Even when the U.S. proposes interventions that are in line with acceptable humanitarian action, it is hard to take them seriously. After all, this is the same government that orchestrated a phony vaccination campaign in a poor Pakistani community as a cover for an elaborate scheme to collect DNA samples from Osama bin Laden’s family. Malign uses of humanitarianism such as this undermine aid workers’ credibility and put them in immediate danger. In fact, the incident has been directly linked to attacks on legitimate vaccination personnel, a decrease in vaccination acceptance that has led to a rise in polio cases in the region. As The Lancet noted in 2014, the CIA decided to abandon “vaccination programmes as a cover for espionage.” Public health programs, the journal editors wrote, “should be politically neutral.”


Let’s take a closer look at the Biden administration’s airdrops and floating pier project. Simply put, these efforts do not constitute humanitarianism. While this aid may assuage the guilt of the liberal base, it ultimately obfuscates the political failure of the administration: the most powerful state in the world is giving another state carte blanche to massacre tens of thousands of civilians by way of its explicit approval and material support.

Compared with the billions of dollars the U.S. has provided to the Israeli state since the start of the crisis, the pitifully inadequate airdrops in March—which included about enough food for one meal for a little over one percent of the population—is case in point that the U.S. is not providing impartial aid. Furthermore, the predictable disarray created by this method of aid delivery has proved lethal, with some packages landing off the coast, enticing desperate Gazans to try their luck at a dangerous swim out to retrieve them and resulting in at least 12 deaths.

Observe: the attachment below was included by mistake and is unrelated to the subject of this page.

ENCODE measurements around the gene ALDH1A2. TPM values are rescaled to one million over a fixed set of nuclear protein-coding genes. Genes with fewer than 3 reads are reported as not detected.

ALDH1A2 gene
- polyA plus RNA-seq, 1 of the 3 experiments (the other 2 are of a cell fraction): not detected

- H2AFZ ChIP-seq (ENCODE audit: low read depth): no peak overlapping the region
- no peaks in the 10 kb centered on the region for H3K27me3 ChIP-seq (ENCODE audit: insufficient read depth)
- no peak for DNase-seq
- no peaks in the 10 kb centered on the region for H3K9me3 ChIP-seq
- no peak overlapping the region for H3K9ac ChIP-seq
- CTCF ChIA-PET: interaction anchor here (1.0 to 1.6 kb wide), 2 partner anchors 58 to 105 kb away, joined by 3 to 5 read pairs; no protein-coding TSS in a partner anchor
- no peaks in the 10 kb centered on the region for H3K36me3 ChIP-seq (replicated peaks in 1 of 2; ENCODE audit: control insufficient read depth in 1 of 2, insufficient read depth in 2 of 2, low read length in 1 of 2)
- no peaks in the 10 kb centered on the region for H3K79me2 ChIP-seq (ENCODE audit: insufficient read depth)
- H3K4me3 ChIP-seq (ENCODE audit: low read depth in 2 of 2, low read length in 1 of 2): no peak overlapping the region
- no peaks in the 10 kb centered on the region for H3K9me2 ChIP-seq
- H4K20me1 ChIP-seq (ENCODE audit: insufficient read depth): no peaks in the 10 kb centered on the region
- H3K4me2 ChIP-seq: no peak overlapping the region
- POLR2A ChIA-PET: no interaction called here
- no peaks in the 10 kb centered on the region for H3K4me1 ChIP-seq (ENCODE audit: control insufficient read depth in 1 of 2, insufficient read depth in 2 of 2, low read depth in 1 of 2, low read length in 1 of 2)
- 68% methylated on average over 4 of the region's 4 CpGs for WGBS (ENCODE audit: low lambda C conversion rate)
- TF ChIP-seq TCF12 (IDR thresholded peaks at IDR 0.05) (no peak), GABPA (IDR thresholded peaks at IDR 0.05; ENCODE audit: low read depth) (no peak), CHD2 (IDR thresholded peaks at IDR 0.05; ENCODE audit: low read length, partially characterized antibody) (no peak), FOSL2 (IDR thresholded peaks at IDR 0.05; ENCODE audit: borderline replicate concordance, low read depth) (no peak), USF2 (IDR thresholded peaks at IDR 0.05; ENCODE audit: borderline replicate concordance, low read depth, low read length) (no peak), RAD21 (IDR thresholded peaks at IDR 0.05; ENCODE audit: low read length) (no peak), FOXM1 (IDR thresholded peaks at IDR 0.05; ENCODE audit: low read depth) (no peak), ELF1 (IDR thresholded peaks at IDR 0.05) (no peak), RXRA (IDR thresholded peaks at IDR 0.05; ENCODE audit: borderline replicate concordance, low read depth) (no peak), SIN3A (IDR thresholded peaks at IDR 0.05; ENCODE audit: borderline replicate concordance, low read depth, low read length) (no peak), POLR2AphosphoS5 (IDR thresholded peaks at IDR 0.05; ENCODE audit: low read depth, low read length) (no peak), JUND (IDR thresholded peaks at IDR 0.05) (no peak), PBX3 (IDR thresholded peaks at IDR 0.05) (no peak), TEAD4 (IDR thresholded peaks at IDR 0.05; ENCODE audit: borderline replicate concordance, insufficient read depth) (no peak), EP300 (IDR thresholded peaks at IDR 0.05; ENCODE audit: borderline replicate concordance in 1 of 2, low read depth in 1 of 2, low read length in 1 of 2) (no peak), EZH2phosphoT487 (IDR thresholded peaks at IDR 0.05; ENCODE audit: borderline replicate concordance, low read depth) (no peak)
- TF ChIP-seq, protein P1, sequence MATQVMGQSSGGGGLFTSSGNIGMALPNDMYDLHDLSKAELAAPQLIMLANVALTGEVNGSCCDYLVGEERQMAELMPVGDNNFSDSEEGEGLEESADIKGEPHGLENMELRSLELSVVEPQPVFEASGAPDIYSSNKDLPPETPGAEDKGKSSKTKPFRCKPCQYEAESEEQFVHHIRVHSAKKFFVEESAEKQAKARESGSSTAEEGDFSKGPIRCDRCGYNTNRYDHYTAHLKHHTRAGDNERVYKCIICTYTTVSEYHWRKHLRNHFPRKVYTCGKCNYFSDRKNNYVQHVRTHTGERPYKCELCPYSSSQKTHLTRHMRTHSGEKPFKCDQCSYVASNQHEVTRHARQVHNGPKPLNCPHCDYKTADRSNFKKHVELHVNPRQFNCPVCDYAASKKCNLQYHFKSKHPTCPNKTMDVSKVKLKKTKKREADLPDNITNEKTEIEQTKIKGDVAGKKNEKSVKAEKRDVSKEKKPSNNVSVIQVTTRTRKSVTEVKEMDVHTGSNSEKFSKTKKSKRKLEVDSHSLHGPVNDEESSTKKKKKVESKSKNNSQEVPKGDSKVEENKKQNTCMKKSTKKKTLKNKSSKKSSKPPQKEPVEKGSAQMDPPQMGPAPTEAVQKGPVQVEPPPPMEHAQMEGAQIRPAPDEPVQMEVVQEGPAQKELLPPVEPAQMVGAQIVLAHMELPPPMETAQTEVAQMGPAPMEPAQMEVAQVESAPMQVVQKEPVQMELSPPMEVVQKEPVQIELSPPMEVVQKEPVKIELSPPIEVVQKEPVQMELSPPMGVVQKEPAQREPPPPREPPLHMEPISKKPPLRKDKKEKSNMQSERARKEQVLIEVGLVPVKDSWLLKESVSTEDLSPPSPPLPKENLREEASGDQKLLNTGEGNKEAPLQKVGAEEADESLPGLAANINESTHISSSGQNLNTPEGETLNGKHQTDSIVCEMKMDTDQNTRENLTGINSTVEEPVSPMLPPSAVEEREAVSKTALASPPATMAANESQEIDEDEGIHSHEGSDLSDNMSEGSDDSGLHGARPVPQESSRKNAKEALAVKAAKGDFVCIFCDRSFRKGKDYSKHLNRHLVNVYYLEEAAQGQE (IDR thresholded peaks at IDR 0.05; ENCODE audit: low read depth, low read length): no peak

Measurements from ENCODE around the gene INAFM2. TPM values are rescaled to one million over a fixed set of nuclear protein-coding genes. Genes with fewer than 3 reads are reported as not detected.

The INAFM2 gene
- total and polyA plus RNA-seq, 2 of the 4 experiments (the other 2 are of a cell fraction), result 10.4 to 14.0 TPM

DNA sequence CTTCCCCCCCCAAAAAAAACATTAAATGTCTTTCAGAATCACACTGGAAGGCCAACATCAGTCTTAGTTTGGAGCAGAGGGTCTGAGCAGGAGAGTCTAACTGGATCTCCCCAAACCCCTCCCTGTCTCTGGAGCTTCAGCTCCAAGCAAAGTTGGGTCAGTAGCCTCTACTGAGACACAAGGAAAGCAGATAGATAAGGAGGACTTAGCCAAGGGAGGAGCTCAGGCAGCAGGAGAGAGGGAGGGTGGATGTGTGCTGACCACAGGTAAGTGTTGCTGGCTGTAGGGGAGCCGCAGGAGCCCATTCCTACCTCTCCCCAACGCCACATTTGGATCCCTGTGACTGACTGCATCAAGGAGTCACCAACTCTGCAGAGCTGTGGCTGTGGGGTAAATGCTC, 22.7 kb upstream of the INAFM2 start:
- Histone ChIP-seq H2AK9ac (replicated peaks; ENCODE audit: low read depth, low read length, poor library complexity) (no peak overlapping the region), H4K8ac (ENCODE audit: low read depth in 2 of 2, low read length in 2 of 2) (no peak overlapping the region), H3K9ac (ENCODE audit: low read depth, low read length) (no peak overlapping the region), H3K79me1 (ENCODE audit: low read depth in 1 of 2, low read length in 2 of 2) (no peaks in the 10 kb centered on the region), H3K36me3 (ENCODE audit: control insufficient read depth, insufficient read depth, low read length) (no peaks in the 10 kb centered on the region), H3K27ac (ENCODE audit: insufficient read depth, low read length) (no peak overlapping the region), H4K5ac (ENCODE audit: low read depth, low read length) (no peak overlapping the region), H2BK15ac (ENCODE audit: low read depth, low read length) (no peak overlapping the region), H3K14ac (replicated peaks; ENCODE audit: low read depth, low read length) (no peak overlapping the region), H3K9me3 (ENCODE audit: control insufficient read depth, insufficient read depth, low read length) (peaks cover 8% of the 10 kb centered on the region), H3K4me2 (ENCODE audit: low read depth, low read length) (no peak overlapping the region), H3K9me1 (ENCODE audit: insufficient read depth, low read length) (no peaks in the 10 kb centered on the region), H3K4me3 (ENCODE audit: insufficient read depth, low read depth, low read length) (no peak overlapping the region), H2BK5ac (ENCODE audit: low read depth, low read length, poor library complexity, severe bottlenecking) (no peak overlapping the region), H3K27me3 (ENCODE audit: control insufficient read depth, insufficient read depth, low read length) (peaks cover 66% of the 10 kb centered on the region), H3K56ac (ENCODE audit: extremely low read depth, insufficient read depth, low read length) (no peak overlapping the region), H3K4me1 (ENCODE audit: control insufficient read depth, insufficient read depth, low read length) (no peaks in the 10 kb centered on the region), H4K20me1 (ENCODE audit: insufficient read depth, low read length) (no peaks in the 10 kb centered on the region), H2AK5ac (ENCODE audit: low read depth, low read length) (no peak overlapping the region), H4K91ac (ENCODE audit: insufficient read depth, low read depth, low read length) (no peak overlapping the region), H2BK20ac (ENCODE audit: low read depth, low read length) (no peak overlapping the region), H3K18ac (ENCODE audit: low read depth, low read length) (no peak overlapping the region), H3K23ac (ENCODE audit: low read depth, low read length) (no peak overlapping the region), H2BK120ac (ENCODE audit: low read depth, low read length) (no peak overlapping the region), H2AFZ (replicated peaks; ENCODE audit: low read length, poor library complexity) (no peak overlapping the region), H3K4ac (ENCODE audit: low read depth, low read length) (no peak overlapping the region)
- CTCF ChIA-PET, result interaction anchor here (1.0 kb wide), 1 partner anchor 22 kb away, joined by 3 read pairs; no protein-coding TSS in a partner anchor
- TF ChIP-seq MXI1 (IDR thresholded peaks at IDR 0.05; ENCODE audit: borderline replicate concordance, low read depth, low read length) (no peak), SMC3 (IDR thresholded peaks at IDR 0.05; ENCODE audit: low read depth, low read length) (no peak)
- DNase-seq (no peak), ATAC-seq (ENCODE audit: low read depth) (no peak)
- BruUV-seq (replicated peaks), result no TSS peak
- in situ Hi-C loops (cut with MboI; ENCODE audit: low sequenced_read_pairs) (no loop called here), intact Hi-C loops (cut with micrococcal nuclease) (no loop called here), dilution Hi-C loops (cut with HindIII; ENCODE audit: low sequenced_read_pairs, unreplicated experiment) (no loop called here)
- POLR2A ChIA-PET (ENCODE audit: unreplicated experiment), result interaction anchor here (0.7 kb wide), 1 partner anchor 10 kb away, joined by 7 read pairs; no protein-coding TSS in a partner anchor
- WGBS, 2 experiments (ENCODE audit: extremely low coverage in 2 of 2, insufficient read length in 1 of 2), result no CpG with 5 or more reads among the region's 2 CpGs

While Biden’s proposed floating pier has the potential to deliver aid at a larger scale, it is predicted to take weeks to construct. Even once the pier is built, the process for moving large volumes of aid this way is sure to be inefficient and overly cumbersome. Once aid is procured, it will have to be inspected in Cyprus under the supervision of Israeli officials. After making the 15-plus-hour sea voyage from Cyprus to the Gazan coast, the packages will then have to be unloaded to a floating dock near the proposed pier. Aid will then be shuttled from the dock to the proposed pier and onto trucks to be distributed throughout Gaza—while, presumably, dodging the continued Israeli bombing campaign. This is not a substitute for the much more efficient and direct method of crossing land borders with trucks that can directly reach those in need.

While there is controversy amongst humanitarians about the nuances of neutrality, the U.S. government’s full throttled support of the Israeli war effort is in a category of its own. Calling for a ceasefire, or criticizing belligerents for their disregard of civilian casualties, for example, might push the limits of what some humanitarians see as appropriate. Others find this type of “speaking out” to be an essential component of the humanitarian mission. But Palestinians in Gaza are being killed by American-made bombs dropped by American-made jets. In the last 80 years, more U.S. military aid has gone to Israel than any other country on earth. While reasonable people can disagree on the appropriate interpretation of neutrality, providing weapons to one side as it inflicts massive civilian casualties on the other is beyond the pale.

While the U.S. couldn’t possibly fill the role of humanitarian actor, President Biden need not burden himself with the nuances of humanitarian response. There is no shortage of well-funded humanitarian non-governmental and United Nations organizations ready to deliver lifesaving aid. The problem lies with Israel restricting their movement. Unfortunately, it’s unlikely that Biden will wake up tomorrow with a conscience and do the right thing in demanding a permanent ceasefire. Short of that, though, all the administration needs to do is to give Israel an ultimatum—allow adequate amounts of humanitarian aid into Gaza or the U.S. will cease all military aid to Israel. The real humanitarians can take it from there.